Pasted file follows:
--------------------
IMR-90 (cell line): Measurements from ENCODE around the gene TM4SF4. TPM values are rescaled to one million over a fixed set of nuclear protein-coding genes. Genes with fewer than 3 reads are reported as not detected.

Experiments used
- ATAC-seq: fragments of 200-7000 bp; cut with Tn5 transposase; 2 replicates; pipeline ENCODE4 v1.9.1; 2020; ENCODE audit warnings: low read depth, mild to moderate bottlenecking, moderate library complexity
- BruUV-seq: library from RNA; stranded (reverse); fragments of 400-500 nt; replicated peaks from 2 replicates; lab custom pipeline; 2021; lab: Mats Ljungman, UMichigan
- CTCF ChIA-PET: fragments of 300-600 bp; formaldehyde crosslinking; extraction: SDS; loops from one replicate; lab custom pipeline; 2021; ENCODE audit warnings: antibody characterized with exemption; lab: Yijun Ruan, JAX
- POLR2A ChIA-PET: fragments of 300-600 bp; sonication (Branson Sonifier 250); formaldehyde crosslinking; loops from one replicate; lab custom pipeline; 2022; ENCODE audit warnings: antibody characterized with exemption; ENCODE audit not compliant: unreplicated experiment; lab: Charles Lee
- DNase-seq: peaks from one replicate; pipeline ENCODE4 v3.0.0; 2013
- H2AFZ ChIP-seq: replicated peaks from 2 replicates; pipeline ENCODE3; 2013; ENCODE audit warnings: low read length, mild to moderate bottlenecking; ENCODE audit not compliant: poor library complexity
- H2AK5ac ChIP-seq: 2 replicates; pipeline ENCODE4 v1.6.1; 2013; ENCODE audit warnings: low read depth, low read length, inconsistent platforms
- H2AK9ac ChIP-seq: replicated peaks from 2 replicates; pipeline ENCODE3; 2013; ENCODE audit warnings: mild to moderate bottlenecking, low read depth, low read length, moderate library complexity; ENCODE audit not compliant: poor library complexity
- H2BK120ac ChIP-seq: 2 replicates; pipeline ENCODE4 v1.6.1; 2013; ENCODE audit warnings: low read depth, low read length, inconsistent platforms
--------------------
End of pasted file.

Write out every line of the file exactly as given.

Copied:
IMR-90 (cell line): Measurements from ENCODE around the gene TM4SF4. TPM values are rescaled to one million over a fixed set of nuclear protein-coding genes. Genes with fewer than 3 reads are reported as not detected.

Experiments used
- ATAC-seq: fragments of 200-7000 bp; cut with Tn5 transposase; 2 replicates; pipeline ENCODE4 v1.9.1; 2020; ENCODE audit warnings: low read depth, mild to moderate bottlenecking, moderate library complexity
- BruUV-seq: library from RNA; stranded (reverse); fragments of 400-500 nt; replicated peaks from 2 replicates; lab custom pipeline; 2021; lab: Mats Ljungman, UMichigan
- CTCF ChIA-PET: fragments of 300-600 bp; formaldehyde crosslinking; extraction: SDS; loops from one replicate; lab custom pipeline; 2021; ENCODE audit warnings: antibody characterized with exemption; lab: Yijun Ruan, JAX
- POLR2A ChIA-PET: fragments of 300-600 bp; sonication (Branson Sonifier 250); formaldehyde crosslinking; loops from one replicate; lab custom pipeline; 2022; ENCODE audit warnings: antibody characterized with exemption; ENCODE audit not compliant: unreplicated experiment; lab: Charles Lee
- DNase-seq: peaks from one replicate; pipeline ENCODE4 v3.0.0; 2013
- H2AFZ ChIP-seq: replicated peaks from 2 replicates; pipeline ENCODE3; 2013; ENCODE audit warnings: low read length, mild to moderate bottlenecking; ENCODE audit not compliant: poor library complexity
- H2AK5ac ChIP-seq: 2 replicates; pipeline ENCODE4 v1.6.1; 2013; ENCODE audit warnings: low read depth, low read length, inconsistent platforms
- H2AK9ac ChIP-seq: replicated peaks from 2 replicates; pipeline ENCODE3; 2013; ENCODE audit warnings: mild to moderate bottlenecking, low read depth, low read length, moderate library complexity; ENCODE audit not compliant: poor library complexity
- H2BK120ac ChIP-seq: 2 replicates; pipeline ENCODE4 v1.6.1; 2013; ENCODE audit warnings: low read depth, low read length, inconsistent platforms